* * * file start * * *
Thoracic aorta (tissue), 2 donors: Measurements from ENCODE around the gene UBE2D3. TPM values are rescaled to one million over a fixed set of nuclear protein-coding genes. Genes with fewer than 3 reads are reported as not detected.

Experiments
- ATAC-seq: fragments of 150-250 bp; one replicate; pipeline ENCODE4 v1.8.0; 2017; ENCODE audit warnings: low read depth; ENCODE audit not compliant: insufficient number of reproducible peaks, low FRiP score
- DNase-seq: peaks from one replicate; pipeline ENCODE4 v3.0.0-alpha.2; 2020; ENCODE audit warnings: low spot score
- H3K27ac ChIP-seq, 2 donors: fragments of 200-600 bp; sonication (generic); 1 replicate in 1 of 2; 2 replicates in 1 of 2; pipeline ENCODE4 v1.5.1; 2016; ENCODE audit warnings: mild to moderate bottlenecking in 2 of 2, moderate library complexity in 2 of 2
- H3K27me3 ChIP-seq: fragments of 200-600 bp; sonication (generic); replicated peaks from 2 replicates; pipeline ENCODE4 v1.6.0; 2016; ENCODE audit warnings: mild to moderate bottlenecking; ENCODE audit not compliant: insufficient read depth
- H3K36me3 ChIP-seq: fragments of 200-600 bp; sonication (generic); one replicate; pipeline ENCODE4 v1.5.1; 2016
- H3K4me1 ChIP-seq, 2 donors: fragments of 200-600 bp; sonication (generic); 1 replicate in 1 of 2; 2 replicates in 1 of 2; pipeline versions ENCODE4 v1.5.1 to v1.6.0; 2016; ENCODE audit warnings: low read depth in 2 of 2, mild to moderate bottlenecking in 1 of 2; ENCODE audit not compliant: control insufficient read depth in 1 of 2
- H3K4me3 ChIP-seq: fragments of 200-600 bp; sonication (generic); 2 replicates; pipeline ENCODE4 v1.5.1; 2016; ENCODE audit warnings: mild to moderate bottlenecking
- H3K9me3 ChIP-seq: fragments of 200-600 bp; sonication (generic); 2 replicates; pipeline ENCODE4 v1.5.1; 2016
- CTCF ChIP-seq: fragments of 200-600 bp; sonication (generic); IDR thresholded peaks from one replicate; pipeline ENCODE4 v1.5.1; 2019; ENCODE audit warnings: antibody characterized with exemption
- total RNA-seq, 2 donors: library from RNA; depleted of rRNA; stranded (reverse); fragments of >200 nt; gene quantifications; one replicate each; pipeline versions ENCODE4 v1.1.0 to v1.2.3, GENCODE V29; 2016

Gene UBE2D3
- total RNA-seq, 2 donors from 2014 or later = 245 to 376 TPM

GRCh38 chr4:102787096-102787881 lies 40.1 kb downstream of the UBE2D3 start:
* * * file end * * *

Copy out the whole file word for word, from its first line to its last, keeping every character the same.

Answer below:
Thoracic aorta (tissue), 2 donors: Measurements from ENCODE around the gene UBE2D3. TPM values are rescaled to one million over a fixed set of nuclear protein-coding genes. Genes with fewer than 3 reads are reported as not detected.

Experiments
- ATAC-seq: fragments of 150-250 bp; one replicate; pipeline ENCODE4 v1.8.0; 2017; ENCODE audit warnings: low read depth; ENCODE audit not compliant: insufficient number of reproducible peaks, low FRiP score
- DNase-seq: peaks from one replicate; pipeline ENCODE4 v3.0.0-alpha.2; 2020; ENCODE audit warnings: low spot score
- H3K27ac ChIP-seq, 2 donors: fragments of 200-600 bp; sonication (generic); 1 replicate in 1 of 2; 2 replicates in 1 of 2; pipeline ENCODE4 v1.5.1; 2016; ENCODE audit warnings: mild to moderate bottlenecking in 2 of 2, moderate library complexity in 2 of 2
- H3K27me3 ChIP-seq: fragments of 200-600 bp; sonication (generic); replicated peaks from 2 replicates; pipeline ENCODE4 v1.6.0; 2016; ENCODE audit warnings: mild to moderate bottlenecking; ENCODE audit not compliant: insufficient read depth
- H3K36me3 ChIP-seq: fragments of 200-600 bp; sonication (generic); one replicate; pipeline ENCODE4 v1.5.1; 2016
- H3K4me1 ChIP-seq, 2 donors: fragments of 200-600 bp; sonication (generic); 1 replicate in 1 of 2; 2 replicates in 1 of 2; pipeline versions ENCODE4 v1.5.1 to v1.6.0; 2016; ENCODE audit warnings: low read depth in 2 of 2, mild to moderate bottlenecking in 1 of 2; ENCODE audit not compliant: control insufficient read depth in 1 of 2
- H3K4me3 ChIP-seq: fragments of 200-600 bp; sonication (generic); 2 replicates; pipeline ENCODE4 v1.5.1; 2016; ENCODE audit warnings: mild to moderate bottlenecking
- H3K9me3 ChIP-seq: fragments of 200-600 bp; sonication (generic); 2 replicates; pipeline ENCODE4 v1.5.1; 2016
- CTCF ChIP-seq: fragments of 200-600 bp; sonication (generic); IDR thresholded peaks from one replicate; pipeline ENCODE4 v1.5.1; 2019; ENCODE audit warnings: antibody characterized with exemption
- total RNA-seq, 2 donors: library from RNA; depleted of rRNA; stranded (reverse); fragments of >200 nt; gene quantifications; one replicate each; pipeline versions ENCODE4 v1.1.0 to v1.2.3, GENCODE V29; 2016

Gene UBE2D3
- total RNA-seq, 2 donors from 2014 or later = 245 to 376 TPM

GRCh38 chr4:102787096-102787881 lies 40.1 kb downstream of the UBE2D3 start: